Last fall, after a lower court ruled that HiQ was within its rights to circumvent LinkedIn’s API program by “scraping” LinkedIn’s Web pages, a US Court of Appeals upheld the ruling and paved the way for irreparable harm to the API economy. What this means for the future of the API economy remains to be seen. But, in upholding the lower court’s decision, the US Court of Appeals not only made it exceedingly difficult for companies to justify (through monetization) the provision of public APIs, it may have stifled organizational interest in making important data available to the public.
Web scraping is a practice where software (often in the form of a bot) running on one system uses web browser technology to access a web site as though it were a human. Then, once the software’s browser has opened that page, it siphons any data it finds back to its own systems. The most sophisticated versions of web scrapers use machine learning to maintain an understanding of a web page’s structure, thereby easily identifying the various fields of data that might be found on a page. As a very rudimentary example, if a product page on a retailer’s web site has a thousand characters on it, a web scraper designed to scrape that page might know that the product name starts at 350th character and the price can be found at the 475th character.
The ruling didn’t just declare open season on web scraping. It also disallowed any technical countermeasures designed to prevent web scrapers from accomplishing their tasks. For example, while it’s physically impossible for a human to visit 100 web pages in a minute, that sort of scale is child’s play for a good scraper. To prevent scraping, web site operators have been known to set thresholds that limit bots to a minimal quantity of pages views akin to what a human might normally consume. Or, the web site operator might block certain inbound IP addresses once they’ve been discovered to be the source of a scraper.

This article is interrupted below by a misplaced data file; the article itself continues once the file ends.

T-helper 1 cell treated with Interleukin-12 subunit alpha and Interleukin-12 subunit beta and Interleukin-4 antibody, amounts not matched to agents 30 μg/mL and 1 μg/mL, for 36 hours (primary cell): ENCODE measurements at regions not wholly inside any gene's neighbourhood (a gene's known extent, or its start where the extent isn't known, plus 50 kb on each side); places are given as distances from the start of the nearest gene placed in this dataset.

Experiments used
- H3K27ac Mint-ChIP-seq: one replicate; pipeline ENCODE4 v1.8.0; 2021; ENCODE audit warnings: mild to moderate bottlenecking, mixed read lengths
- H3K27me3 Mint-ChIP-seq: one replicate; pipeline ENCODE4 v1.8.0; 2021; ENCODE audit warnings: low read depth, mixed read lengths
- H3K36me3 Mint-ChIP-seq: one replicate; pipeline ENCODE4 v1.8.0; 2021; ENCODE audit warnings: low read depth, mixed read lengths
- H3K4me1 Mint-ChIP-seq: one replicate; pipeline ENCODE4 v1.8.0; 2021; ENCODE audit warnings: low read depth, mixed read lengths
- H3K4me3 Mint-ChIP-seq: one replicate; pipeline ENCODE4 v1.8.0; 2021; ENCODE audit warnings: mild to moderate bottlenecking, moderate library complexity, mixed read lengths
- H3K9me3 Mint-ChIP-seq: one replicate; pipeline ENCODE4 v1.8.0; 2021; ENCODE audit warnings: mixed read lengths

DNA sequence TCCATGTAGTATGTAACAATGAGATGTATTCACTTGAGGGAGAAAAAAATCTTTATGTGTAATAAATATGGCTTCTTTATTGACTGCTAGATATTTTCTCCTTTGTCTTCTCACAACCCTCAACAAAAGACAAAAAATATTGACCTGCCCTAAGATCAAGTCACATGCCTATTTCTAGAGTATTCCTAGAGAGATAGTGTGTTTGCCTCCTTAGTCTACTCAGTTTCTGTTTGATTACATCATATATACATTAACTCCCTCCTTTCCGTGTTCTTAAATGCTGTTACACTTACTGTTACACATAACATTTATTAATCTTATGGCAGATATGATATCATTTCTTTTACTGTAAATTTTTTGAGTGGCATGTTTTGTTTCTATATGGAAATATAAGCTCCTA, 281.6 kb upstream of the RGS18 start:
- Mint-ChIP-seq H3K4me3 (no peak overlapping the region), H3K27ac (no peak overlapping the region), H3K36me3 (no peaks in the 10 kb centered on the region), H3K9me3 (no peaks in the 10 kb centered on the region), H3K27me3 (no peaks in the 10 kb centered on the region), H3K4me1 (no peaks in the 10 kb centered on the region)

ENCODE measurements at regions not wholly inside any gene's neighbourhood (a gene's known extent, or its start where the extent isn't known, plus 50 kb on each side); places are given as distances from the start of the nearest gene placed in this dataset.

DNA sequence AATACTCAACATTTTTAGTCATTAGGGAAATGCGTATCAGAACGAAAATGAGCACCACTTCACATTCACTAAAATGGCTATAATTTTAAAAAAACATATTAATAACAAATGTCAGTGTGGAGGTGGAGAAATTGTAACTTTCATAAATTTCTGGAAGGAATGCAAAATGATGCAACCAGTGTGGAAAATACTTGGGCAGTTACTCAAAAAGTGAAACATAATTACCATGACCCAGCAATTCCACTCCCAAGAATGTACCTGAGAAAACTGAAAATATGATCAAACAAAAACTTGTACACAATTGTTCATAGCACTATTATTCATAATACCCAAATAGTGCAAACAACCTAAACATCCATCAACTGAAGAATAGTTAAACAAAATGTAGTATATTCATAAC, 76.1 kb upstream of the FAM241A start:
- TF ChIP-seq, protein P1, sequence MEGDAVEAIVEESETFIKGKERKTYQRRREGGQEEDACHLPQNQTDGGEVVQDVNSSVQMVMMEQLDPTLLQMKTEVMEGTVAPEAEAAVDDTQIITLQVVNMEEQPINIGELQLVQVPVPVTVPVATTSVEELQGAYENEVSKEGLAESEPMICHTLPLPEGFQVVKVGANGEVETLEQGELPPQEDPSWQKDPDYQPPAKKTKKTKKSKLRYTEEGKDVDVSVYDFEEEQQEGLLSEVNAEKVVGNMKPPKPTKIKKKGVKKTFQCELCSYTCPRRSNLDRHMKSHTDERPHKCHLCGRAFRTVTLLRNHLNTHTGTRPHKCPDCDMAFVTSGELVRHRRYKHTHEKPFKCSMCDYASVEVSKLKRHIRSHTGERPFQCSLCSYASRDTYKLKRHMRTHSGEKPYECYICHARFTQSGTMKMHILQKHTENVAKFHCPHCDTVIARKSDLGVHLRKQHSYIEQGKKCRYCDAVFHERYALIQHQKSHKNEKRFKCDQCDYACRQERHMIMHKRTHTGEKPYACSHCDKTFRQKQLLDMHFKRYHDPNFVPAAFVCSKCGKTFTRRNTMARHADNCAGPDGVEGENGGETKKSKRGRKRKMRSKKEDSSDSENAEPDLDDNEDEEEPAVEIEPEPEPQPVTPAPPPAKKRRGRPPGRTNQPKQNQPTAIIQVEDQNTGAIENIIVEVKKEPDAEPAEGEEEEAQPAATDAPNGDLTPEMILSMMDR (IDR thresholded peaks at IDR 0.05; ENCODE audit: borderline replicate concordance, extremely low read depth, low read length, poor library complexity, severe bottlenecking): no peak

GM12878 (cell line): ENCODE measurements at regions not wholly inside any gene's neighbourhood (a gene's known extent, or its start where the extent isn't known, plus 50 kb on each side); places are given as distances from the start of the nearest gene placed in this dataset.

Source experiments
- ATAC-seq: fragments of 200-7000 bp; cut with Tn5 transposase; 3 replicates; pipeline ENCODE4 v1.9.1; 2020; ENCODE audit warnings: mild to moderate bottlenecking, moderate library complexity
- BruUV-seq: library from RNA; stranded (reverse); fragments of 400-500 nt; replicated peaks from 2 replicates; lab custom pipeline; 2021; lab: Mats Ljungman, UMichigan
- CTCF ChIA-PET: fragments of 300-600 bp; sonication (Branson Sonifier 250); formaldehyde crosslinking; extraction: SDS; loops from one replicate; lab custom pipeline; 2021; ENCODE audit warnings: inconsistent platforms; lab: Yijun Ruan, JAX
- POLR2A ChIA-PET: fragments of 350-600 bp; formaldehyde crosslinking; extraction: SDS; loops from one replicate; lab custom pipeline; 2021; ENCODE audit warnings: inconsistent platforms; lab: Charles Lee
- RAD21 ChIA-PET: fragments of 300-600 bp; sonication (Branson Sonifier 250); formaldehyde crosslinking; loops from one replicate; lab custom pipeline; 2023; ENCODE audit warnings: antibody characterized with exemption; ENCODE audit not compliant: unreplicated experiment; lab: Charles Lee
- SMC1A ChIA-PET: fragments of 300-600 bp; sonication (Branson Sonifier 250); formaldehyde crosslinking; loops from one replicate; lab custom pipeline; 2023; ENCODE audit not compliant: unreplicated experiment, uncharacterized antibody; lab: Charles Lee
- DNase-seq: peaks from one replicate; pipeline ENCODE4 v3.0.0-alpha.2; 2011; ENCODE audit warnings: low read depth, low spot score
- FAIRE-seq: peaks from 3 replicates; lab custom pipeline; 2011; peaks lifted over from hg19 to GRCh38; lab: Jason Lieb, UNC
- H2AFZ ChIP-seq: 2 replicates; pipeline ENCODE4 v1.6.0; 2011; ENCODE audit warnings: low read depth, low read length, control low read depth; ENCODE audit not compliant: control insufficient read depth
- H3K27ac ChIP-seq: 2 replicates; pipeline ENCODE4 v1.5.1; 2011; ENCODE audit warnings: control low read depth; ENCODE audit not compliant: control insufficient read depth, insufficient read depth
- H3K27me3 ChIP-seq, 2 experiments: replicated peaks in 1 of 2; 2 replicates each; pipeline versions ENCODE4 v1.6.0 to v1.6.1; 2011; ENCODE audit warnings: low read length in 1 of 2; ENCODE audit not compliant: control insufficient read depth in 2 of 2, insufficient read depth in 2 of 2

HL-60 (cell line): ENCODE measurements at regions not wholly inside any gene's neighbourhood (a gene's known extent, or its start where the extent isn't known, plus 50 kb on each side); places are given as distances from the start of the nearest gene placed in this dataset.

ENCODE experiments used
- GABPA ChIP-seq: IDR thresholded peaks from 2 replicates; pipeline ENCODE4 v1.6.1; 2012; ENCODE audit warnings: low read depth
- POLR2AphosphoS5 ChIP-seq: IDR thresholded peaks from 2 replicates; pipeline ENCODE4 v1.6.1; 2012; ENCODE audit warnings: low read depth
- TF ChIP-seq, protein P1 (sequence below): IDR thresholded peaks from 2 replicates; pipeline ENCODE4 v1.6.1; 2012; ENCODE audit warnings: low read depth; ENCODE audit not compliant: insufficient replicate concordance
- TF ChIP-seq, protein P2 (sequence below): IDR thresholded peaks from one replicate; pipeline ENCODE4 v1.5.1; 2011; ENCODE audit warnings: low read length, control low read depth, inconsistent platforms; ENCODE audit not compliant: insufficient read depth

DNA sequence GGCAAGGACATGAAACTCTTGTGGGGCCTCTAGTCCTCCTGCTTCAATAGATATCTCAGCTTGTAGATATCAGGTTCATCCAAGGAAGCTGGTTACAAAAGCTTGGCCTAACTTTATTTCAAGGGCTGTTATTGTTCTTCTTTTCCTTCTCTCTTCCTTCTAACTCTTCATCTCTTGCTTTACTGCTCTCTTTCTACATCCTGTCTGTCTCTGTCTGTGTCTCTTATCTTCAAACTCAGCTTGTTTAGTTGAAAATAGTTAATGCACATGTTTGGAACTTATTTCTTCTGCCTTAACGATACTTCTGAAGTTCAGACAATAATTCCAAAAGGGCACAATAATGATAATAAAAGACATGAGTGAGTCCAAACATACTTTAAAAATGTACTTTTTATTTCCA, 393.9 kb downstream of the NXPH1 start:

Although the ruling seemed to limit the precedent to “information [already] available to the General public,” there’s a lot of ambiguity around what data is technically public and what is not. Ergo, what is hacking and what is not?
The potential damage to the API economy and the harm to the efficacy of APIs in general is not to be underestimated. Apart from their potential to be a source of revenue, APIs also represented a technical solution to a very thorny problem. Just like at Christmas time when shopping-related traffic tends to spike many e-commerce sites, a bot working at scale can easily load down a web site as though hundreds or even thousands of humans all showed up at once. Unlike with Christmas however, where web site operators can anticipate the traffic spike and adjust their system capacities accordingly, any number of scrapers can show up at any time to scrape a web site.
Maybe your site can take the load of one or two scrapers. But what if ten scrapers showed up simultaneously. Chances are your site would crash under the load and not only cause an expensive fire drill for you, but your regular human users would also very likely be denied access while that fire drill is taking place. The net result is the same as a deliberate Denial of Service attack where the attackers overwhelm your systems to the point that they’re no longer available to normal users.
APIs, on the other hand, offered a better route to the same data that scrapers were after. It’s like the difference between the grocery store’s front door (designed to accommodate average human traffic), and the same store’s loading dock that’s designed for trucks to unload and load in bulk (something the front entrance simply isn’t capable of handling). Like the grocery store’s two entry points however, good governance means that the bulk entry point (the API) isn’t for everybody like the front door is.